Kathy Kozak

5.0 out of 5 stars A ‘beastial’ adrenalin rush for the mind & body

Wherewolves is a powerful tale of menace and social commentary, with dark humor and clever plotting that keeps the reader knotted in its tight spiral of teen angst mixed with horror film imagery. On the surface it is a teen-in-peril tale, but the writing of the characters, the nature of the peril, and the narrative twists makes it surprising, exciting, and inventive. Characters jump off the page as vivid personifications of troubled teens caught between hormonal change, vice-like parental pressure, and the possibility of chemically induced monsters lurking in the proverbial woods. The best horror stories leave the reader with palpable frissons; this is always the ultimate aim of a good horror story: to strike uncertainty and fear in the reader; but many of these best examples also use the monster to reflect a subtext of social, cultural or political allegory. Wherewolves scores points on both these levels by appeasing the demands of a good horror story (with a bloody finale that is not for the squeamish) but also layering the `monster’ (as a metaphorical `beast within’) to bear the weight of social commentary on a wide range of themes: the deadly consequences of drug use; the dangers of unchecked military psychological & physiological training; the burdensome pressures of unrealistic parental expectation and lack of parental guidance. Wherewolves is a novel that rewards multiple readings, with elements of its plot twists embedded in descriptive details and foreshadowed through dialogue and narrational point of view. The story begins with a bang, in medias res, chaos in the woods, a prey and a victim. The young woman, Dilly is being chased through the woods by something feral, monstrous, dangerous, and animal-like. Like Sally from The Texas Chainsaw Massacre, she is rescued by a truck driver, Drew, who battles with her against the unseen force. Once nearing safety, the state troopers arrive on the scene to help Drew and Dilly, but mysteriously, Dilly has disappeared….only to return much later as a key character. Here we see one of the strengths of the writing: the play with appearance and reality, as characters and situations, including the ultimate nature of the beast, end up not being what they appear. Here Dilly appears as a victim, chased by the `monster,’ but with the gain of hindsight, is anything but a victim. The lightning paced opening ends with the force of a blunt object: Drew and the troopers arrive at a diner, where chaos seems to be brewing on the inside; the outside of the diner window covered by the inside shades and thickly splattered blood. A crowd of media and police gather outside, plotting the best way to enter the troubled diner. And then we are left to hang, as the story cuts back in time, methodically churning its way back to the beginning, to Dilly running, and eventually returning to the bloody mayhem inside the tragic diner, in classic A-B-A non-linear structure. At this point the novel spends the next chunk of story time developing the many young protagonists (you may want to write them down to keep track of whose who), and then the story shifts into nervy energy overload when it arrives at the ex-soldier teacher Tim O’Sullivan’s planned weekend survival retreat, designed to `toughen’ the kids up to be military `worthy’. Tim leaves the kids stranded to fend for themselves (as his Dad did to him years earlier) but instead of your usual survival agenda there is something mean, vicious and fascinatingly mysterious lurking in the woods, encircling the teens who themselves are becoming unstable. The reader learns of several twists concerning why Tim leaves and to where (without giving away much, he remains as a distanced observer of a scenario gone horribly wrong). What makes this a particularly inventive take on the werewolf lore is the nature of the beast. The writers manage to have their cake and eat it by offering us the violence and ferociousness of the traditional werewolf, but tinged with a realist edge that strives for social commentary with a lexicon of youthful argot that is a mix of street slang and made-up language, a la `Clockwork Orange’. Wherewolves is a novel to savor quickly the first time, and slowly the second.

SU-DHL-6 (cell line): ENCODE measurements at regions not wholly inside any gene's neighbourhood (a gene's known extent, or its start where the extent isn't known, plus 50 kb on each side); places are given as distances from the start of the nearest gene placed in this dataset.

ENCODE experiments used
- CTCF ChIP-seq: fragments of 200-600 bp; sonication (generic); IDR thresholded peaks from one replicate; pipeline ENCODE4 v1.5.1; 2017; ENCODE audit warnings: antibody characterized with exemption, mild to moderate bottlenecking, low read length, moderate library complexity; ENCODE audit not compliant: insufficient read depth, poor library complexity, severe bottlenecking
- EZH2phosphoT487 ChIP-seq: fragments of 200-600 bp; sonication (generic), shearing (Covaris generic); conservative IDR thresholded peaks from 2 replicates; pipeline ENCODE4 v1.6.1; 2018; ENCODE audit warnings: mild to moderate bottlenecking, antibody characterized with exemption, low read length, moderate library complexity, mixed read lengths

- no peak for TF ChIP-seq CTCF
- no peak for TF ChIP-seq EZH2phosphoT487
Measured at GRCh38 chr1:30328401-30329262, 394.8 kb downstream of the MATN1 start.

PS: I started to read this as a Kindle version but then HAD to switch to the real thing, so bought a hard copy. With the old school nature of the story, and the many references and homages to 1970s & 1980s horror, it seemed like the right thing to do!